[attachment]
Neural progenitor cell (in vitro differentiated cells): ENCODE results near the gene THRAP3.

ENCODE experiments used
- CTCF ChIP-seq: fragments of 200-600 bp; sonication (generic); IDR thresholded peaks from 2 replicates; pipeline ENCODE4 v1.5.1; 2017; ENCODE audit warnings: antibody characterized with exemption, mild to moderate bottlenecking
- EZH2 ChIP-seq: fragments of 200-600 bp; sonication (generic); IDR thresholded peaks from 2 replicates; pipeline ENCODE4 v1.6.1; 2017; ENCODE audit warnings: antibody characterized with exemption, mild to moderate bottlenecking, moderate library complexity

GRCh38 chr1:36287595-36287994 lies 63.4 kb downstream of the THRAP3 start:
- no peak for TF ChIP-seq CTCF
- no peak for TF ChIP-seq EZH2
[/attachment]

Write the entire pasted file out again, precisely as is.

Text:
Neural progenitor cell (in vitro differentiated cells): ENCODE results near the gene THRAP3.

ENCODE experiments used
- CTCF ChIP-seq: fragments of 200-600 bp; sonication (generic); IDR thresholded peaks from 2 replicates; pipeline ENCODE4 v1.5.1; 2017; ENCODE audit warnings: antibody characterized with exemption, mild to moderate bottlenecking
- EZH2 ChIP-seq: fragments of 200-600 bp; sonication (generic); IDR thresholded peaks from 2 replicates; pipeline ENCODE4 v1.6.1; 2017; ENCODE audit warnings: antibody characterized with exemption, mild to moderate bottlenecking, moderate library complexity

GRCh38 chr1:36287595-36287994 lies 63.4 kb downstream of the THRAP3 start:
- no peak for TF ChIP-seq CTCF
- no peak for TF ChIP-seq EZH2